By Dave Christensen
“Tis the season to be jolly,” and in Desert Hot Springs, jolly “spiritual giants” lead the way on roads of compassion and community service. Twin brothers David and Dana Johnson of Food Now, some say, have hearts of gold.
“We’re not just a food bank, we are a community assistance program,” said David Johnson, director of Food Now, a part of Family Services of the Desert located behind the UPS Store in the Von’s Shopping Center. Food Now distributes 45,000 pounds of food each month to needy citizens in the community. Services began to expand about a year ago when they received a telephone call from Lisa Houston of Future Physicians of America (FPA).
Sponsored by Dr Raul Ruis, (recently Congressmen-elect Ruis), FPA sent six young pre-med students to test for early signs of diabetes and obesity among Food Now clients. The physicians also brought with them onsite testing, information, counseling services concerning prevention and awareness of diabetes and problematic obesity, all paid for by Dr. Ruis himself. FPA continues to serve the community on a monthly basis as part of services offered by the Food Now assistance program.
Food Now also hosts to its beneficiary’s primary health care through Urban Community Assistance Program, (U-Cap). Through U-Cap, citizens receive primary health care to meet the medical needs of the community. U-Cap staffs one primary care physician and two registered nurses to care for those in medical need.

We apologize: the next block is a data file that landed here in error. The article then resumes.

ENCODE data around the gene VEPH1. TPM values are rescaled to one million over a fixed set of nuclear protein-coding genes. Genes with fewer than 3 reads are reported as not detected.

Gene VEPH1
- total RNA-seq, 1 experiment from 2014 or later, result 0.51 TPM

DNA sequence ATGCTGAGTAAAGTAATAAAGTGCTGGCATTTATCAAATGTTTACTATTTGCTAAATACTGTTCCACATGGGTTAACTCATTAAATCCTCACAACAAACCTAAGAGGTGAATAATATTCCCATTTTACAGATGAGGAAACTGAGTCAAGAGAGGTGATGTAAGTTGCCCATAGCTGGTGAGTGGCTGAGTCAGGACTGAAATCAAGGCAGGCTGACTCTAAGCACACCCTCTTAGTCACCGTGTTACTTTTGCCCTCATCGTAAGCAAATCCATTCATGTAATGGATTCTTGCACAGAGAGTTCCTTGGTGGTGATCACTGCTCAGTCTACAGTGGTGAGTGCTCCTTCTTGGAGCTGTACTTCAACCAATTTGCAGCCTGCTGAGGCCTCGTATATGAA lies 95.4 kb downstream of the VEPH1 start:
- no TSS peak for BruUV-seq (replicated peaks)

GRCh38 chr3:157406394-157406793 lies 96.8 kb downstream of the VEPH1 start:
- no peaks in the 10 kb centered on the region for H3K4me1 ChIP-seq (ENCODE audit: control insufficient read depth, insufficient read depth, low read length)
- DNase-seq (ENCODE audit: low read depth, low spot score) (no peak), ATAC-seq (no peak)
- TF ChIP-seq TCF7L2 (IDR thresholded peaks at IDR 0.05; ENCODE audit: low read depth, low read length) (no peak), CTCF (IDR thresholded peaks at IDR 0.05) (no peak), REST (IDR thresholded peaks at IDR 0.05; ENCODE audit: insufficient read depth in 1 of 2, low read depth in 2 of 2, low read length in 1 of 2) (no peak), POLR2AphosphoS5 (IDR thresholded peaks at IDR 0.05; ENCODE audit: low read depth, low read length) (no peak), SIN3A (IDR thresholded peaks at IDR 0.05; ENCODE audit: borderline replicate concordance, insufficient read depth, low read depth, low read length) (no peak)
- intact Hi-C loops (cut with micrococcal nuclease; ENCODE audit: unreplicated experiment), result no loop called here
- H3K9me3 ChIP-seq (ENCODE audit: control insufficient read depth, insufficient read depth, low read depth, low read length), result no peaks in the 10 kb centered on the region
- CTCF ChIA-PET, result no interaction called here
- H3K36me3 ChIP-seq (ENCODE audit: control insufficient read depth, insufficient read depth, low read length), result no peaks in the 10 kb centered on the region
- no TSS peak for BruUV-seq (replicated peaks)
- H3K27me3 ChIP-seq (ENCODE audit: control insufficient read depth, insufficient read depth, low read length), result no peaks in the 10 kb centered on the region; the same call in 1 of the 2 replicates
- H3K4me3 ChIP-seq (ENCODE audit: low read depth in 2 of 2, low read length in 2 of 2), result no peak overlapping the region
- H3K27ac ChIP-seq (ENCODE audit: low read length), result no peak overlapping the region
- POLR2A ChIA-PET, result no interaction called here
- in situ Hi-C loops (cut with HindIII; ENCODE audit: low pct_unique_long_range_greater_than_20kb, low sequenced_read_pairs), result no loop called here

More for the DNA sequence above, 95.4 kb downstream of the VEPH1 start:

“Our clients do not have conventional health insurance, nor the means to obtain it,” Johnson added. “We also have a pharmacy assistance program that saves up to 85 percent of prescription costs, saving those who have regular pharmaceutical needs hundreds of dollars per month.”
How does a food bank offer such services amongst budget cuts and a lagging economy? According to Dana Johnson, about five years ago Food Now was mostly dependant on government assistance grants. In 2007, when the budget ax went down, the cuts were deep and grants were drastically reduced or cut off altogether.
“That is when we started looking at grants from private community foundations,” Johnson said.
The Weingart Foundation; The Community Foundation; Desert Classic Charities; and Stater Brothers Charitable Foundation; among others. Since then, private donations have increased 50 percent. “Community donations have contributed to the stability of this organization”. Johnson said.
Food Now operates on an annual budget of approximately $160,000.00 per year, with an estimated one-third coming from foundations and grants, a third from private donations, and a third from fundraisers, events such as golf tournaments, chili cook off, a Christmas Tree farm that offers major discounts for Christmas Trees, and events such as the pancake breakfast and 5K walk at Skybourne half-marathon this Saturday Dec. 8.
Both the twins have said that the devotion of their volunteers makes this program work, contributing more than $200,000 in labor costs and administrative services annually.
“Most of our volunteers are regulars, contributing a three day work week every week,” Johnson said. “This is not easy work that they do; besides distributing food, they unload trucks, fill orders, stock shelves, and clean the facility three days a week. It is hard work, and without them this program does not exist.”
For more information about Food Now go to www.foodnowinc.org. The Desert Star Weekly salutes these two “Jolly Spiritual Giants,” and their selfless volunteers for their contributions to this community.”